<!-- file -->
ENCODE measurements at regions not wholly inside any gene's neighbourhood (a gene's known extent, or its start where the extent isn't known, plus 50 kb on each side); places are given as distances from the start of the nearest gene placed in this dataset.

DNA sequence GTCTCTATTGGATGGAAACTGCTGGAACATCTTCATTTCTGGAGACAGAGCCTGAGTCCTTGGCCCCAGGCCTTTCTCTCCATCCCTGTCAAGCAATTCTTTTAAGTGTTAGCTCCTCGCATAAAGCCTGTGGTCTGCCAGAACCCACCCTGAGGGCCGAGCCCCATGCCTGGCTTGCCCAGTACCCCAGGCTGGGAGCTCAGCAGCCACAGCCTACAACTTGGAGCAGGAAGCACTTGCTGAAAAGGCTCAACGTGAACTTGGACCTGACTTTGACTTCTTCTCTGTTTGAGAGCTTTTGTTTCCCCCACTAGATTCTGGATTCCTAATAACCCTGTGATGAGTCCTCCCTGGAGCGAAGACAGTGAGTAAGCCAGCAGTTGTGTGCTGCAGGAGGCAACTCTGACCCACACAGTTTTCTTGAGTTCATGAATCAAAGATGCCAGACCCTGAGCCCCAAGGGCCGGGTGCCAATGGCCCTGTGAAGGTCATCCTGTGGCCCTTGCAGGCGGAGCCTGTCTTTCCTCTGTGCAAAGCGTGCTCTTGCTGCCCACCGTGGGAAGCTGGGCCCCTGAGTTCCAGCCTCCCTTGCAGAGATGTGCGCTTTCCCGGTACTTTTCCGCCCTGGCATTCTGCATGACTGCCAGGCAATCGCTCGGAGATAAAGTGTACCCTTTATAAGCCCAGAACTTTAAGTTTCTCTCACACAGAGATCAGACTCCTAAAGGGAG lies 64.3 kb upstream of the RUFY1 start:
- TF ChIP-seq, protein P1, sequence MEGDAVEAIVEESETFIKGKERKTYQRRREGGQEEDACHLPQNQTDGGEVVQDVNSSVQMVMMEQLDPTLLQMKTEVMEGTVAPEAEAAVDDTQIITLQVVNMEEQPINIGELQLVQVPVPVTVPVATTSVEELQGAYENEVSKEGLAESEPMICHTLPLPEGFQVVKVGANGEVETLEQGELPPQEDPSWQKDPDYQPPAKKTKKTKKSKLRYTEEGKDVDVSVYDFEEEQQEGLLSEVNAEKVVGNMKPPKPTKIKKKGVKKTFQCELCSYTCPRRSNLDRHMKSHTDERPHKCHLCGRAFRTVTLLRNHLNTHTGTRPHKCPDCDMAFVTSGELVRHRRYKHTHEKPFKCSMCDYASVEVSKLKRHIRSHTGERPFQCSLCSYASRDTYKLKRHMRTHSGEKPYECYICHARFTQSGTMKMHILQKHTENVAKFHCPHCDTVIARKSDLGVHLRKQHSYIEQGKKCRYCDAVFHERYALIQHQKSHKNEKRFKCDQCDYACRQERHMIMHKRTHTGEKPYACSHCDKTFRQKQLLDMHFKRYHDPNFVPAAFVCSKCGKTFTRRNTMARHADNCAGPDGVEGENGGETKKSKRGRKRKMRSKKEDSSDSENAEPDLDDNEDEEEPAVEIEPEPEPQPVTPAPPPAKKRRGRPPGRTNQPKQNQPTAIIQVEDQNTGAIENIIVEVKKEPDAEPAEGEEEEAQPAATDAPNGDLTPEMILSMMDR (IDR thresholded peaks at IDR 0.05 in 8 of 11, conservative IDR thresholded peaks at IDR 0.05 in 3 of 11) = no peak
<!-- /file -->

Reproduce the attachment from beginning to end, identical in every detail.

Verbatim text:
ENCODE measurements at regions not wholly inside any gene's neighbourhood (a gene's known extent, or its start where the extent isn't known, plus 50 kb on each side); places are given as distances from the start of the nearest gene placed in this dataset.

DNA sequence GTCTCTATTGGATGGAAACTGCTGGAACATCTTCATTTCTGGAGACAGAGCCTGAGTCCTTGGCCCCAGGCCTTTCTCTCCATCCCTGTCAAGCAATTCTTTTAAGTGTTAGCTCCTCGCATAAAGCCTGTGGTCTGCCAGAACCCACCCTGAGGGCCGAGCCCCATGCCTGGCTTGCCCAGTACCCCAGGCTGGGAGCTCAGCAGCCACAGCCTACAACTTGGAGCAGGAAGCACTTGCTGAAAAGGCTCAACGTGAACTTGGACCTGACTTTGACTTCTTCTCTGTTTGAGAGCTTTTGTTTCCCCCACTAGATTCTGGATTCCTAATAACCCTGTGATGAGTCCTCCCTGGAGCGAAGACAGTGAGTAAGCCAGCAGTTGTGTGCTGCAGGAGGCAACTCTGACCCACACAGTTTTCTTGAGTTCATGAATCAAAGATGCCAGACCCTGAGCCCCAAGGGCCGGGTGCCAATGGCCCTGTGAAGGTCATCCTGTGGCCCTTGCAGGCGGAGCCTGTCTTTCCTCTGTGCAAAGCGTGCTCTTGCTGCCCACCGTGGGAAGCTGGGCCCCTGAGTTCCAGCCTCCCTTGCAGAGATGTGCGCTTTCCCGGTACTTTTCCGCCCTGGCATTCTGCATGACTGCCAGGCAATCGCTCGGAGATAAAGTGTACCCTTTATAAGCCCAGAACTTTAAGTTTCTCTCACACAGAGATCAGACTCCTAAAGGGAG lies 64.3 kb upstream of the RUFY1 start:
- TF ChIP-seq, protein P1, sequence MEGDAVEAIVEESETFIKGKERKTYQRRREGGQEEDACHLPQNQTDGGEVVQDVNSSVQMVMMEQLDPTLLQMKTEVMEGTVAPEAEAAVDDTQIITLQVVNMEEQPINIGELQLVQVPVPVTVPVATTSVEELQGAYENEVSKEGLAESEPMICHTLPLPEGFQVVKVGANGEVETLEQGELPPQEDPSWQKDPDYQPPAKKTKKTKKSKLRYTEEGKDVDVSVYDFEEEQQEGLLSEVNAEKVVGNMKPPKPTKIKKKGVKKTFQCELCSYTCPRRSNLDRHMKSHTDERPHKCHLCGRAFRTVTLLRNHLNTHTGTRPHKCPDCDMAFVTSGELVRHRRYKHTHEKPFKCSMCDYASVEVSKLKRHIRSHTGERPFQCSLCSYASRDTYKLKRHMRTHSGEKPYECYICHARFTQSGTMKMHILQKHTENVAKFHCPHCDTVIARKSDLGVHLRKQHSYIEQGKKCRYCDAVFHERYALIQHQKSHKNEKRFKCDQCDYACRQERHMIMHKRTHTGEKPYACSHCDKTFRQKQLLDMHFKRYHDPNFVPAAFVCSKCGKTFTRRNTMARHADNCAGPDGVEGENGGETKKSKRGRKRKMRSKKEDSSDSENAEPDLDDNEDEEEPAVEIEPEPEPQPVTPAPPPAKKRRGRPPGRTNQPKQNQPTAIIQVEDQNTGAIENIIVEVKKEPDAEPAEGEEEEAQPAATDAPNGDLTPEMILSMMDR (IDR thresholded peaks at IDR 0.05 in 8 of 11, conservative IDR thresholded peaks at IDR 0.05 in 3 of 11) = no peak